This is an ambitious novel that tries to introduce philosophical/psychological ideas into a science fiction novel. It would not be a candidate for serialisation in magazines such as Weird Science or Astounding Science fiction that were popular at the time, nor would it be taken completely seriously by readers not accustomed to science fiction. However I would not condemn it as falling between two stools, but admire it for its thoughtful telling of a story that sets the imagination running and also resonates with some deeper ideas and themes. This one surprised me and so a four star read.

Let Doctor Gaunt have the last word:

Gaunt nodded. “No future in it. Strip the resources off the planet. Leave nothing for any posterity—” “That. The cockeyedness of mass production. A plenty of having things and a total dearth of living a life. You were born, educated, and then what? You tended a machine. You sat in an office. You traveled to and from it. You aged and died. Most of your active self was spent in a long, nasty, unrewarding day. Dumb or bright, poor or rich, that was the schedule for nearly all. Crazy!” “Yet most of the men who retired were miserable.” “And slaves love chains. There were too many people. They exploited their ability to stay alive. Took no responsibility for selecting the stock. For dying. For anything but breeding. And then what? The more there were the harder and harder they had to work!”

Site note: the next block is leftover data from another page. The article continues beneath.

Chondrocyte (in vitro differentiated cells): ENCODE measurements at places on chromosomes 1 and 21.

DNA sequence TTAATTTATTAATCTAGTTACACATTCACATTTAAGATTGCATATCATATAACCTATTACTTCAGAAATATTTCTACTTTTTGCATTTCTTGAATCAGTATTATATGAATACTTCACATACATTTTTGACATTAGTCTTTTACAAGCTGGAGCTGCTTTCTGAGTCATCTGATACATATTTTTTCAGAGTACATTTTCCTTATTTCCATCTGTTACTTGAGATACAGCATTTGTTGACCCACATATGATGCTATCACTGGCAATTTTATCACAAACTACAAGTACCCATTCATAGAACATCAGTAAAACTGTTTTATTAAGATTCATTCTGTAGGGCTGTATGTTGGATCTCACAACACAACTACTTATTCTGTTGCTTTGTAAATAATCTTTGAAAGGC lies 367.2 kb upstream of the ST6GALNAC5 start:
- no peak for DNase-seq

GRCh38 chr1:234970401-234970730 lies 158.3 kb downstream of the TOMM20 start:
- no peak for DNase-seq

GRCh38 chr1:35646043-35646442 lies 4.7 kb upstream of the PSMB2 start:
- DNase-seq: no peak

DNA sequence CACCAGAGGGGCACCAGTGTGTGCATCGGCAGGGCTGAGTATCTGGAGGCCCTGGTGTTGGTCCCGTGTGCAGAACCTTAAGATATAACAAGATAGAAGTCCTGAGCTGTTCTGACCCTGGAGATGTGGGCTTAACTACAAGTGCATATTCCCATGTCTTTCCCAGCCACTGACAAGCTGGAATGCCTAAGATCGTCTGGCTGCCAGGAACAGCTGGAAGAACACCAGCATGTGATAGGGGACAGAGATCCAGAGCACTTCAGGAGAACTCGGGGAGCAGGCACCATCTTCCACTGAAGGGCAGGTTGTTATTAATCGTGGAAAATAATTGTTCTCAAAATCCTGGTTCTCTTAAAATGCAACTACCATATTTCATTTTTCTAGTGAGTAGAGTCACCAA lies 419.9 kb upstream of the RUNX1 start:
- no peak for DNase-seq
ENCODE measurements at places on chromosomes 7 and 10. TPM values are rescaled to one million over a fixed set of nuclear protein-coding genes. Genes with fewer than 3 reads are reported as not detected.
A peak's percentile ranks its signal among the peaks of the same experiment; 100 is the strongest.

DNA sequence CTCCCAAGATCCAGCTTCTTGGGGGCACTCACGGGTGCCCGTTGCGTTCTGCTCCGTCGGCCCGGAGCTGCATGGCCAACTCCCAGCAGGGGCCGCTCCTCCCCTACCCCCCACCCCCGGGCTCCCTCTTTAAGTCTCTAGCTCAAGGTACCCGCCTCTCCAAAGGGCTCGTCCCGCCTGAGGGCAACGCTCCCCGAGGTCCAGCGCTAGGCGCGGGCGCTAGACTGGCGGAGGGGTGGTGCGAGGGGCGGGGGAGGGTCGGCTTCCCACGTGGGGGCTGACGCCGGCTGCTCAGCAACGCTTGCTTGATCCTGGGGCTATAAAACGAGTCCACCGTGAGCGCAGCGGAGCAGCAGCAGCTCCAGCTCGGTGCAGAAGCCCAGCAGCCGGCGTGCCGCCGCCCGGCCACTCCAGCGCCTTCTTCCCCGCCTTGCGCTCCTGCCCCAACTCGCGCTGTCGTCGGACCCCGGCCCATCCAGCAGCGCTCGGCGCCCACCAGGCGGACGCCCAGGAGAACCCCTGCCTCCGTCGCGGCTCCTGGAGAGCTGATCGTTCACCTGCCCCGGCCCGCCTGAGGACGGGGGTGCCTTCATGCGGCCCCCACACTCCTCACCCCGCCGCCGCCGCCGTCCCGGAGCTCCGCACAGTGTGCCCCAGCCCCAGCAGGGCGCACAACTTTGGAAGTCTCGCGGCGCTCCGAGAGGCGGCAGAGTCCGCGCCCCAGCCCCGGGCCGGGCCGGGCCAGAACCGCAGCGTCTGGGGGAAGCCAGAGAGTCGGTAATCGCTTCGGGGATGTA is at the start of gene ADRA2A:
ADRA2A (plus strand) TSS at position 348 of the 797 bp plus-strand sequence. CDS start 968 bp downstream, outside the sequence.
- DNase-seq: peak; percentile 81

39baswood
Jul 18, 2020, 12:21pm



Leigh Brackett - People of the Talisman
A science fiction fantasy novel by female science fiction writer Leigh Brackett: one of the few women writing in the so-called golden age of science fiction. It appears in an Ace double edition along with The Secret of Sinharat published in 1964. However People of the Talisman was adapted from Brackett's earlier story published in 1951 Black Amazon of Mars which appeared in the pulp magazine Planet Stories.

Planet Stories has been described as the the epitome of Pulp science fiction. It was a magazine whose garish covers promised extravagantly melodramatic interplanetary stories. Leigh Brackett is more widely known as a film screenwriter, being credited with William Faulkner and Jules Furthman for the film The Big Sleep. Brackett took a long break from screenwriting and from 1948-1955 she wrote many of her science fiction adventure stories for the pulp fiction market. Black Amazon of Mars is a typical example and proves to be a well written adventure story that builds to an exciting climax. It features the Tarzan like hero; Eric John Stark who is well matched by Ciaran the Black Amazon who leads a gathering of northern chieftains on Mars again the city of Kushat. Stark has in his possession a mysterious Talisman of crystal that seems to contain the voices of an alien species. The crystal is believed to protect the city from invasion and Stark finds himself organising the city against the tribesman from the north.